Modeling Job Creation to Aid the Attainment of SDGs: Firm Level Evidence from Nigeria

  • Yahuza Baba Muhammad International Islamic University, Malaysia


Employment is one of the most important social and economic issues in every country across the globe.  Job creation however requires the combined effort of both government and private sector particularly considering that the private sector is recognized to have the leverage to provide jobs so long as a conducive investment environment is provided by the government. This study models the determinants of employment in the private sector to ascertain their ability to willingly contribute their quota towards the realization of SDGs 3, 8, and 10 through job creation and in the spirit of owners’ resources, firms’ specific characteristics, returns to owners, and tax and social cost burden. The study augmented the profit maximization framework of firms as contained in Jehle and Reny (2011) and applied a generalized least square technique on a panel data set of 13 banks quoted on the Nigerian Stock Exchange, over 17 years period. The study confirms that the level of employment is largely determined by resources available to firms, firm-specific characteristics as well as the level of profitability. The results also indicate that tax serves as a disincentive to job creation. Consequently, to encourage firms to create more jobs to aid the realization of SDGs in Nigeria, the study recommends amongst others, the establishment of the Private Sector Equity Development Fund (PSEDF), the entrenchment of a conducive environment to enhance the inflow of foreign direct investment, as well as tax incentives and other policies that enhance the long-term survival of firms in Nigeria.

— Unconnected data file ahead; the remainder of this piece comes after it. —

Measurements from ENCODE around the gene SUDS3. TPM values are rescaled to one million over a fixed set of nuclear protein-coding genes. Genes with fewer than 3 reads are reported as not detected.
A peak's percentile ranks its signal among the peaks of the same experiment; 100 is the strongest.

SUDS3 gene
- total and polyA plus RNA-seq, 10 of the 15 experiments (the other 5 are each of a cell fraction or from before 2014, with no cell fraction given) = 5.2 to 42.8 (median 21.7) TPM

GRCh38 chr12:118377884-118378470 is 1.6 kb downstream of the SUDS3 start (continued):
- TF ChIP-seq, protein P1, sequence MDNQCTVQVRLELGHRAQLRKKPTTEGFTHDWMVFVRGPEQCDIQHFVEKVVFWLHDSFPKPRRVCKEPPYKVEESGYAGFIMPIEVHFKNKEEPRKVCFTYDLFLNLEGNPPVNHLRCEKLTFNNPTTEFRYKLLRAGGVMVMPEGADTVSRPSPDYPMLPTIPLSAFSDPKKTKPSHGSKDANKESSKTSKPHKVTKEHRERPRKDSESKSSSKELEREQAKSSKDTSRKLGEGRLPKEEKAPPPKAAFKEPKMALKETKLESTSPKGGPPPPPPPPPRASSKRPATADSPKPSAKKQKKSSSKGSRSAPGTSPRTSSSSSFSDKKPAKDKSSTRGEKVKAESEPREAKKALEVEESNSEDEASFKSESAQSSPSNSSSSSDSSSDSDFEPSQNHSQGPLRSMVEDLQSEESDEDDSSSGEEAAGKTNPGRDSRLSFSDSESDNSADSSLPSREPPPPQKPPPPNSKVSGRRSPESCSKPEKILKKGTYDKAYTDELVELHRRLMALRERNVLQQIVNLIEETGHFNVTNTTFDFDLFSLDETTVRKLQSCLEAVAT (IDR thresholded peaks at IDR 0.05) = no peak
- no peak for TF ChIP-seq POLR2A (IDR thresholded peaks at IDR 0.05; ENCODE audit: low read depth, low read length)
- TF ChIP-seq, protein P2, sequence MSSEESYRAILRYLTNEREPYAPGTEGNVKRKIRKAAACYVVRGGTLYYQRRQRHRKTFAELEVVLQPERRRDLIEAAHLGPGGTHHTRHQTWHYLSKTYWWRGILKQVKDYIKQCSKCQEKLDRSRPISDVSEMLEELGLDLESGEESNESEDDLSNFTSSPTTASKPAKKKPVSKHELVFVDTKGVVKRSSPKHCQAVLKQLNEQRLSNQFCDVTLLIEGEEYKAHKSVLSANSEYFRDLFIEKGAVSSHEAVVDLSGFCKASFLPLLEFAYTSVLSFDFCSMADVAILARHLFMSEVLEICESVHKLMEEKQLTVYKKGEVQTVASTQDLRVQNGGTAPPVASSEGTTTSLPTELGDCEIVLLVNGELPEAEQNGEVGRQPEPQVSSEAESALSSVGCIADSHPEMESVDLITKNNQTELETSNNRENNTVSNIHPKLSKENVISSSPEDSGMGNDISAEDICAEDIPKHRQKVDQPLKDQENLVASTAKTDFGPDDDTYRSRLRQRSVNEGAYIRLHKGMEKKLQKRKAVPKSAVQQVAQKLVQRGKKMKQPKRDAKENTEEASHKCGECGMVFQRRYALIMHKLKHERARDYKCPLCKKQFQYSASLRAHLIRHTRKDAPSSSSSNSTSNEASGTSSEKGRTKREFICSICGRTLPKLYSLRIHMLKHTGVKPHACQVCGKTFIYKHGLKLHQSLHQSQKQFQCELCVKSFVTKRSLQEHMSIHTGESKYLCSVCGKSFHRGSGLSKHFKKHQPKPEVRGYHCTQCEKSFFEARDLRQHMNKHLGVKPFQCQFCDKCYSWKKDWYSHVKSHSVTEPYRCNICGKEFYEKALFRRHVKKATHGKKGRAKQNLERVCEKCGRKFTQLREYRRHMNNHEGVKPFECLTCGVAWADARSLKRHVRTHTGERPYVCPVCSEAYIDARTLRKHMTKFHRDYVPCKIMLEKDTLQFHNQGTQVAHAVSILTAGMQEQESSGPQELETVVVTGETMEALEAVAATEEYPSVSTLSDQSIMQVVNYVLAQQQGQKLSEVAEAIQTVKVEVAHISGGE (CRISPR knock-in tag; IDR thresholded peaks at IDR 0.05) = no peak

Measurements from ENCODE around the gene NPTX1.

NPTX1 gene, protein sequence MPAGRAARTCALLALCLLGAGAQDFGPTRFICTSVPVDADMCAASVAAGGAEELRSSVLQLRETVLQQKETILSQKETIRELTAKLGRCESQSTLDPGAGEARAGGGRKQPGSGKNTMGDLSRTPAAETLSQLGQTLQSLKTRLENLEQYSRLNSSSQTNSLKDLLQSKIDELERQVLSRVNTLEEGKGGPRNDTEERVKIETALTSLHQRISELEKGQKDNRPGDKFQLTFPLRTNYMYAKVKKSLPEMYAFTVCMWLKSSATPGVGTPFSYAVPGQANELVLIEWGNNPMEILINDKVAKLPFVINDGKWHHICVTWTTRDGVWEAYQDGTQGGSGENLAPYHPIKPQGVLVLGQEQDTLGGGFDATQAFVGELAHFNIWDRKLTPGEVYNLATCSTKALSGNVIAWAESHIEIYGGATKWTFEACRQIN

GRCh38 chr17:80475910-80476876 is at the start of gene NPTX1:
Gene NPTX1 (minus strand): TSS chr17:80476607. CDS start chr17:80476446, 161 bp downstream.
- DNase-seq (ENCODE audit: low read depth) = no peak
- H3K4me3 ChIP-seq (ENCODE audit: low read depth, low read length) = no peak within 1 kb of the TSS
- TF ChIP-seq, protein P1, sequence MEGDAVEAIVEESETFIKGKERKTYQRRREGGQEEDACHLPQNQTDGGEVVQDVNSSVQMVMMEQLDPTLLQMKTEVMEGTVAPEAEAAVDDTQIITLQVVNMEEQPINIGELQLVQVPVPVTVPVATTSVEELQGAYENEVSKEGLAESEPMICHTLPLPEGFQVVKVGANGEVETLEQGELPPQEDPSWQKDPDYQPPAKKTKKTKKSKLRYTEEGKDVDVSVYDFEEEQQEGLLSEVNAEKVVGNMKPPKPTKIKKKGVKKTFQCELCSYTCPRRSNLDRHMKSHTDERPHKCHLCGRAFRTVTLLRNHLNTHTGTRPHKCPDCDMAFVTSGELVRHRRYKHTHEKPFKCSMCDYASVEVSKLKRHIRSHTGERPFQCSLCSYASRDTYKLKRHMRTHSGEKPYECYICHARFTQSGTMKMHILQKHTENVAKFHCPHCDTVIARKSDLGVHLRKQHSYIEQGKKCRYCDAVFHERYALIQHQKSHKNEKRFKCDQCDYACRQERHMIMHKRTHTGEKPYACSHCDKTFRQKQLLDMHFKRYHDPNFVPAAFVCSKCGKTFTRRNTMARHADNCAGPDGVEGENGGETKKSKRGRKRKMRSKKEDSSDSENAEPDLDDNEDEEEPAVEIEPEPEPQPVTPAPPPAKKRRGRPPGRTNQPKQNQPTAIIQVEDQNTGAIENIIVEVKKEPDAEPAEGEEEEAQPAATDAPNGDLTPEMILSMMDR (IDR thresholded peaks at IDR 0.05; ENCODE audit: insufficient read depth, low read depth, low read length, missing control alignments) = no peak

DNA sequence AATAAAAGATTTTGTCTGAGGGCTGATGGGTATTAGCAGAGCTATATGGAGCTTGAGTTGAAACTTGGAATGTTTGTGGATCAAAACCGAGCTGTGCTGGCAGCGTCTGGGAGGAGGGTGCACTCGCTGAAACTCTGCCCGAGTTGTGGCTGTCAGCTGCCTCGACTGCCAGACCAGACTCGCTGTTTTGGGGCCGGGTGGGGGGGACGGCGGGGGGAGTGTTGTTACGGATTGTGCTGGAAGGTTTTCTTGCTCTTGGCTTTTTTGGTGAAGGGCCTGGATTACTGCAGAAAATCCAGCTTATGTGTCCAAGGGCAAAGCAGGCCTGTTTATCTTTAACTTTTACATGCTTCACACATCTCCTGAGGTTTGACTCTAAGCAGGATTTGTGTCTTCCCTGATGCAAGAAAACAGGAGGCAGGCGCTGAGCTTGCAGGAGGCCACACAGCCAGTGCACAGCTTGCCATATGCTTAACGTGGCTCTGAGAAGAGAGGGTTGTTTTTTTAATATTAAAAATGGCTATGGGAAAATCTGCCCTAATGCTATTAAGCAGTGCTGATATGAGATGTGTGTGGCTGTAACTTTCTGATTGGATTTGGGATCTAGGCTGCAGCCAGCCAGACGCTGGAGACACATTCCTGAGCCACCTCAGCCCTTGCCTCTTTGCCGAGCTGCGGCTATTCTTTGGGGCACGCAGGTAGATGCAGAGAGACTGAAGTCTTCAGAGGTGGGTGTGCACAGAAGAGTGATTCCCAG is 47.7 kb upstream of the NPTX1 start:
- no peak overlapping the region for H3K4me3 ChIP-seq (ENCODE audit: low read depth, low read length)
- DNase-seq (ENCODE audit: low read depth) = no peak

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How to Cite
MUHAMMAD, Yahuza Baba. Modeling Job Creation to Aid the Attainment of SDGs: Firm Level Evidence from Nigeria. International Journal of Business and Technology Management, [S.l.], v. 6, n. 1, p. 588-602, apr. 2024. ISSN 2682-7646. Available at: <>. Date accessed: 15 june 2024.
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